It’s been my expereince that love is a verb, that spiritual practice is a physical, messy,  in the center of life kinda thing.

I believe our deepest wisdom moments and the opportunity to add more love doesn’t have rules or a plan, doesn’t look this way or that way— Love in action looks messy and shows up when we least expect it.

I really love the people who practice loving-kindness on, and off the cushion.  For example:

I met her on the edge of the narrow gravel road. She was lying just to the left of where the semi had missed the curve and smashed into her medium-sized canary yellow sports car. Despite my friends warning that I might be involved in a lawsuit if I touched her, it wasn’t the first time a quite moaning had claimed my heart and mind. I wasn’t a tourist. A lawsuit would not stop me. As her cries increased, I entered a place beyond thoughts — miles from the harshness of daily affairs. Blood on a highway requires going beyond the mind.  It is an attribute of the heart. Long before this accident I had discovered how to follow the path with heart and allow life to grant me wisdom in ways I sometimes did not understand or choose.

Underneath the already crusting, brownish-red blood, I could see her eyelashes slowly trying to blink. Her thin lips were quivering. Instinctively, I slowly knelt down next to her and whispered that an ambulance would be arriving soon. I knew that wasn’t enough; it couldn’t be. I had to hold her.  When I laid down and gently wrapped her bloody body in my arms, I knew it was right action. It wasn’t until later that I saw how her gushing blood had penetrated through my once green tee-shirt.

I knew to be gentle in this fragile in-between place; however, she wasn’t so gentle. Her fingers slowly started to dig into my upper arm as she pulled her body closer and closer to mine. It felt like she wanted to enter my body and grab my life force that was quickly fading from her once vital being. Or was she vital before the accident? I knew nothing about her.

I didn’t know her name, her age, whether she was a mother or a grandmother. I didn’t know if she had a college degree, where she lived, or if she was tall or short. I only knew her heart was beating like mine. Her bloody hand was gripping my hand. Nothing mattered except our connection. Time was suspended, everyday life struggles, gone. There we were, on the edge of the highway, lying in a pool of blood on the edge between life and death. We were in sacred space.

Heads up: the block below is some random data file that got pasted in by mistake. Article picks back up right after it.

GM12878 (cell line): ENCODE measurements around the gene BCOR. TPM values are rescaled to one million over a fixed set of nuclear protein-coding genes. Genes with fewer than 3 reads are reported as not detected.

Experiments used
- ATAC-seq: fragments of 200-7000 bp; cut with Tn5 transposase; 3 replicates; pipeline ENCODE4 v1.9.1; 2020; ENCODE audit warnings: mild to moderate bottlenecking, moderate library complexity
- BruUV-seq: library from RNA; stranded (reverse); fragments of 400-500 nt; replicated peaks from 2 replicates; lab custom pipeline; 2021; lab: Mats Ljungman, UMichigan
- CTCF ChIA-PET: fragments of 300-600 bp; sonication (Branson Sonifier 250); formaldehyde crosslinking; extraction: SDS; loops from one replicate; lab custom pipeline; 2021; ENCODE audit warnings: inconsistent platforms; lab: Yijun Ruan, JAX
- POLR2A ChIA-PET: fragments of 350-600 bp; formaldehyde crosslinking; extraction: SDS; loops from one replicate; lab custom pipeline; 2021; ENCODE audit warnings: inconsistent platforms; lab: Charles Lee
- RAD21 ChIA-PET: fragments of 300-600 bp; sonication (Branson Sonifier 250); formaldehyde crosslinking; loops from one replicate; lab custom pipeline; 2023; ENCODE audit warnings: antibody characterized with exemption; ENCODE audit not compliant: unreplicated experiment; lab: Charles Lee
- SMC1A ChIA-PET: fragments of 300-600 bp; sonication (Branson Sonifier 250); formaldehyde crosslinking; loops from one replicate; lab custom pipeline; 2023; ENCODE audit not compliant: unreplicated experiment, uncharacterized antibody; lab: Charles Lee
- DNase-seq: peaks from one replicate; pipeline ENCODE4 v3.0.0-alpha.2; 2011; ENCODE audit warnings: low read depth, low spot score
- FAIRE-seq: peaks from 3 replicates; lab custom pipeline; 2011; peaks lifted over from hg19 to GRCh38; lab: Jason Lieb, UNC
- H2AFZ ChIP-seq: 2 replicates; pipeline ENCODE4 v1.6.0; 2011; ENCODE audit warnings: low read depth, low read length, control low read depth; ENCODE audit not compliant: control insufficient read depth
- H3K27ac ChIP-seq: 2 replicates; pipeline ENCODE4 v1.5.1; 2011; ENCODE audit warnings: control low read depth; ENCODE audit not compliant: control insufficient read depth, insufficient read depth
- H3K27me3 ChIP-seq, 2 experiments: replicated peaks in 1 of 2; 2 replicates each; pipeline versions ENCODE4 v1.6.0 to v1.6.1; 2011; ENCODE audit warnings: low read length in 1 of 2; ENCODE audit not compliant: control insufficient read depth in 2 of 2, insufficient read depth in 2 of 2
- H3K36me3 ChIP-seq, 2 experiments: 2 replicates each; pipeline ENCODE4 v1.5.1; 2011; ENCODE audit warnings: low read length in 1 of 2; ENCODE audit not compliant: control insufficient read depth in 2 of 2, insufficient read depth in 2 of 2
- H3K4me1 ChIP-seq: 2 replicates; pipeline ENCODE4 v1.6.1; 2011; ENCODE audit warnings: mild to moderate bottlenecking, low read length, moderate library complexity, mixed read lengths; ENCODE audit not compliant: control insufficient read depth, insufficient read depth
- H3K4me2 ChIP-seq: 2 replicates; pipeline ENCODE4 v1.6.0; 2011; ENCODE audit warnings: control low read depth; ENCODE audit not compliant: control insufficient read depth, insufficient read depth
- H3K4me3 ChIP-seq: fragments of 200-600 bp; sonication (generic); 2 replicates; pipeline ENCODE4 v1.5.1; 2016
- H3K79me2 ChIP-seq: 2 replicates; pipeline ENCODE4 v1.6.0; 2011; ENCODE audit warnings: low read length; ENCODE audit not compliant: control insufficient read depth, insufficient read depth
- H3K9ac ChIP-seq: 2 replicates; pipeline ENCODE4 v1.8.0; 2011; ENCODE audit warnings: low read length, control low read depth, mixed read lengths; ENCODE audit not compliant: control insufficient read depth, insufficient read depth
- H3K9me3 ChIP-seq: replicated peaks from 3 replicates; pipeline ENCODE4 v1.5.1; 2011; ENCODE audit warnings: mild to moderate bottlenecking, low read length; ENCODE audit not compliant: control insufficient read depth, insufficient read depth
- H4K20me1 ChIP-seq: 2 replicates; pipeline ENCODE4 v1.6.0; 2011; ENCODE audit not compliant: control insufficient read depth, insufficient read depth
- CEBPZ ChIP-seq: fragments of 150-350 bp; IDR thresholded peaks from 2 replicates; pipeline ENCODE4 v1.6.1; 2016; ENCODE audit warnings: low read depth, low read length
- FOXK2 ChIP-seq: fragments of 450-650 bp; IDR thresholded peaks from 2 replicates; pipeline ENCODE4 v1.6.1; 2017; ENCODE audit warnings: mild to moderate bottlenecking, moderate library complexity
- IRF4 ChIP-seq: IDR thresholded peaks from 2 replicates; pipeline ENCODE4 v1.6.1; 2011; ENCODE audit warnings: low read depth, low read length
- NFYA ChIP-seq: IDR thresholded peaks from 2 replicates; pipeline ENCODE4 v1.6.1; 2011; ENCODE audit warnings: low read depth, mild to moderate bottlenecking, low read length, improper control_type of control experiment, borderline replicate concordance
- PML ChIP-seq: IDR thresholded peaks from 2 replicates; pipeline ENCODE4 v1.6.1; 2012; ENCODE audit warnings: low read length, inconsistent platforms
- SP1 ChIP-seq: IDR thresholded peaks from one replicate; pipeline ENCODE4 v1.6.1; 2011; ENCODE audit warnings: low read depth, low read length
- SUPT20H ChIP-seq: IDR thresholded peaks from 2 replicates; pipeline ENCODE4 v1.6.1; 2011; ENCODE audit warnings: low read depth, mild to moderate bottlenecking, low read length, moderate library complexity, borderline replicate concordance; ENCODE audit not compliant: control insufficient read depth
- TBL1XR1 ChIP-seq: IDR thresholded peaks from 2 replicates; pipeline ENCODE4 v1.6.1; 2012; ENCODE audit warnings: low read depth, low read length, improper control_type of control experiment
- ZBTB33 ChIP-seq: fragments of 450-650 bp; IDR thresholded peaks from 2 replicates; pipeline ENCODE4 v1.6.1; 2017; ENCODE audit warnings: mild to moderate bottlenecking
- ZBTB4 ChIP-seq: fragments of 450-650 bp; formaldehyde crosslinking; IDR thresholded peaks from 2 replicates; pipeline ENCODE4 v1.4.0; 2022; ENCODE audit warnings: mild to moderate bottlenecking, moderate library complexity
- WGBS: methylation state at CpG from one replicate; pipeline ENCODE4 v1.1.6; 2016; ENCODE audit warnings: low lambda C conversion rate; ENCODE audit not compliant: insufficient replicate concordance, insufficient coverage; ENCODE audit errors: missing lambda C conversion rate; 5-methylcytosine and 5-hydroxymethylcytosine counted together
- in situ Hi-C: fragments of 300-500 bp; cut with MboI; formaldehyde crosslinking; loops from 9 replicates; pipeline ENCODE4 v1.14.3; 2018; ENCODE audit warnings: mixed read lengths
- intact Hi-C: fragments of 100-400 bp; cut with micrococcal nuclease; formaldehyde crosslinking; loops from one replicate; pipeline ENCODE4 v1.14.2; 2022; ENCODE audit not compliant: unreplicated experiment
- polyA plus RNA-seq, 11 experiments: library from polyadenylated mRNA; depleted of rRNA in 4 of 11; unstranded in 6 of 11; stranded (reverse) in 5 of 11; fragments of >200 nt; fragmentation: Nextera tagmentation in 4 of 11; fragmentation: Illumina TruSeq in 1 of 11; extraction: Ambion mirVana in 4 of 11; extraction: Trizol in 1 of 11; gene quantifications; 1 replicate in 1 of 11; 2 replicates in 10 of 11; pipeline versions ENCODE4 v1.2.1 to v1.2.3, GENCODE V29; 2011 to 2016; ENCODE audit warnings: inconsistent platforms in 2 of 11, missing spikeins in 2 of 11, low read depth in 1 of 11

“Keep breathing with me, the ambulance is coming… your life is not over… you have a life to live … breathe.”

I could hear the sirens coming — police cars, the ambulance, and a fire truck. I reminded her once again that they were close, and she just needed to keep breathing.  The sirens were comforting, yet alarming. They needed to arrive, but my heart wasn’t ready to let go of her. I wasn’t ready to see her bloody body strapped to a gurney and rolled into the back of an ambulance with blaring sirens.  I wanted her to live.

As they lifted her from my arms, I felt as if part of my breath was going with her. I asked if I could get into the ambulance but instead was required to give a detailed report to the policeman who was standing nearby with his clipboard full of questions.

Watching the ambulance make its way down the highway with the siren blaring is a memory etched in my heart. I wanted her and others to hear their favorite music instead of sirens. I wanted someone to hold her, breathe with her and assure her that she wasn’t alone.

When I learned she died in the ambulance before she reached the hospital, I vowed to remember her eyes and the weight of her body next to mine. I never wanted to forget the sacred place we held together.

I took a long pause with my current projects and spent one year trying to inspire   health-care workers to consider offering healing music in the back of ambulances. I was met with resistance. At the time, I didn’t know how to work through all the hurdles to make this dream a reality. But to this day, the dream lingers in my consciousness.  I also volunteered for a Hospice team. I knew there are no accidents. I was with this woman in her final moments of her life to reawaken my own. ~ Moe Ross 

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